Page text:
Unlike TADA and POTA, UAPA has never been constitutionally reviewed.
Ashish Khetan, Associate Professor, Jindal Global Law School, O.P. Jindal Global University, Sonipat, Haryana, India.
In recent times, two cases have drawn our attention to India’s omnibus anti-terror law, the Unlawful Activities (Prevention) Act (UAPA), 1967. In 2021, Muhammad Manan Dar, a young Kashmiri photojournalist, was arrested and imprisoned for documenting the daily lives of common Kashmiris with his camera.
A year earlier, another journalist, Sidheeque Kappan, was charged with participating in a plot to ignite rioting in Hathras, Uttar Pradesh. In reality, no riots occurred in Hathras, and Kappan was detained even before he arrived there. In the past few weeks, the courts have granted bail to the two journalists.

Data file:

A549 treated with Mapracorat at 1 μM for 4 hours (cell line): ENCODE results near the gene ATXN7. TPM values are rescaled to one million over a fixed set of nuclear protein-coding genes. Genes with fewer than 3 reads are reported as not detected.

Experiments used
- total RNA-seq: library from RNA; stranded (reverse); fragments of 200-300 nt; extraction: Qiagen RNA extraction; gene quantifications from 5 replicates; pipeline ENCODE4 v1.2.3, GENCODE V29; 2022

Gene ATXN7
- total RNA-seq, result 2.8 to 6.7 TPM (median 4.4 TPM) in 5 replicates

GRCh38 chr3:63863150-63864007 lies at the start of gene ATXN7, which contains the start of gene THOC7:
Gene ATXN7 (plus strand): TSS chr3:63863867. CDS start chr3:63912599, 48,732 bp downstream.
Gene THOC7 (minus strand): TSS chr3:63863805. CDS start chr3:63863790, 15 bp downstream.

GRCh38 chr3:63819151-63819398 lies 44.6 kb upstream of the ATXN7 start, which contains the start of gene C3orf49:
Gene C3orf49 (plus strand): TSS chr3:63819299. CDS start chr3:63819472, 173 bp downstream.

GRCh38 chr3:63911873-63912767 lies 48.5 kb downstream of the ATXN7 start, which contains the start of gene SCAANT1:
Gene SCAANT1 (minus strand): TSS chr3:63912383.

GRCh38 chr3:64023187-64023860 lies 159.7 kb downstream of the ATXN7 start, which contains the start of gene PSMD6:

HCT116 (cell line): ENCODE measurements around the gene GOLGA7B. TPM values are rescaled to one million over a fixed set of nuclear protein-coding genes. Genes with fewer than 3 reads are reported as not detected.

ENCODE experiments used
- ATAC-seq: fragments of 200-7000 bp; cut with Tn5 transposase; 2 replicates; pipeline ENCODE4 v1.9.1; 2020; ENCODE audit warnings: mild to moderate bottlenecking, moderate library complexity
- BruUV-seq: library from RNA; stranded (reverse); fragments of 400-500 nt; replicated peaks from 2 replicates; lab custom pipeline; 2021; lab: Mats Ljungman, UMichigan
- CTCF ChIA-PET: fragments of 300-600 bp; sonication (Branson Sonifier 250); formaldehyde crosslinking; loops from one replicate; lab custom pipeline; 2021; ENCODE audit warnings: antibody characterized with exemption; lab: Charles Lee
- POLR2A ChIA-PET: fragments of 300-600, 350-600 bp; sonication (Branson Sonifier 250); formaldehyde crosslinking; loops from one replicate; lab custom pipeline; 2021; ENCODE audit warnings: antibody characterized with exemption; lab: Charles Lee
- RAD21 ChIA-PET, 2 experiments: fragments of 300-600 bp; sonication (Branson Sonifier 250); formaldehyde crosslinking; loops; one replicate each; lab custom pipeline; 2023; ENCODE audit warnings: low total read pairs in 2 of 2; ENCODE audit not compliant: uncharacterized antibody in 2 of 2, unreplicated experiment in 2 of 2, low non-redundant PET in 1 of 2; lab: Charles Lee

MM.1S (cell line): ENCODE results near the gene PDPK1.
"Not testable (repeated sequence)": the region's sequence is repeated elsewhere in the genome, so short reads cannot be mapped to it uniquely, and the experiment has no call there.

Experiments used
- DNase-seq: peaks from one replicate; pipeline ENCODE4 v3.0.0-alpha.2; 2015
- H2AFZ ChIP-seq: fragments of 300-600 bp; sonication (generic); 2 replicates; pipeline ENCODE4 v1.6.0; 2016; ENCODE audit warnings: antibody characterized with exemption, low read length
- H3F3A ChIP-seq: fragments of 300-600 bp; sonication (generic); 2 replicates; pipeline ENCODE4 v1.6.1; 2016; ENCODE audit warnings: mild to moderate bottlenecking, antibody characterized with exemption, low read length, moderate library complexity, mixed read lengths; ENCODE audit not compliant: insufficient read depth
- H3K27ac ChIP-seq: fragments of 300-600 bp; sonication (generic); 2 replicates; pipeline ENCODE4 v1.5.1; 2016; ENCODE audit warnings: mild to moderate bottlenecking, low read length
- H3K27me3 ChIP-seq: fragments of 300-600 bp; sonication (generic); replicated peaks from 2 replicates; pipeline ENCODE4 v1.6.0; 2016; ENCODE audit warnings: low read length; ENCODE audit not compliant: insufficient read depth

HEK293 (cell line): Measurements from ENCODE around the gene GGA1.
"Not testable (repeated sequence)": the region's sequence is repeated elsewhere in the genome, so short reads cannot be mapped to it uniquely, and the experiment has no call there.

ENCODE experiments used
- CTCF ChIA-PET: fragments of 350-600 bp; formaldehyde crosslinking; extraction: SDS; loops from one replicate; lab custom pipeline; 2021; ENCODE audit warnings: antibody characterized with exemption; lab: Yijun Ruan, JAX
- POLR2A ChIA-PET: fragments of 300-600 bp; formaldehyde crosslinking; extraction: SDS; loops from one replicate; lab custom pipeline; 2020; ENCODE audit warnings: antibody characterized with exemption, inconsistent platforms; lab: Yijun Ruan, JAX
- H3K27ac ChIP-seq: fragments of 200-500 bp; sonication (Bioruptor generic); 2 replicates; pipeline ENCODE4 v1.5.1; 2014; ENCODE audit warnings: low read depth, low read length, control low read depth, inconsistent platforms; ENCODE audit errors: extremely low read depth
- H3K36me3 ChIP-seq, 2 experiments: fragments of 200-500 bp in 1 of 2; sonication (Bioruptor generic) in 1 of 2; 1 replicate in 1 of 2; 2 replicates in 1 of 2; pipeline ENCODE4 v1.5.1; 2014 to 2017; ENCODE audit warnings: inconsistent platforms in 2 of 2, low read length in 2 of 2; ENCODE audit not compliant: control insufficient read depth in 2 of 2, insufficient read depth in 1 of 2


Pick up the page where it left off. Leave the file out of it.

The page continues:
Since the passage of the Terrorist and Disruptive Activities (Prevention) Act (TADA) in 1985, and the Prevention of Terrorism Act (POTA) in 2002, the extraordinary nature of anti-terror laws has remained a matter of intense political debate. TADA and POTA were known for their lengthy pretrial detention, in-custody torture, false prosecutions, and forced confessions. Minority community members, in particular, paid a heavy price. The 2004 version of UAPA was supposed to be a more humane variant of its predecessors.
Published in: The Indian Express
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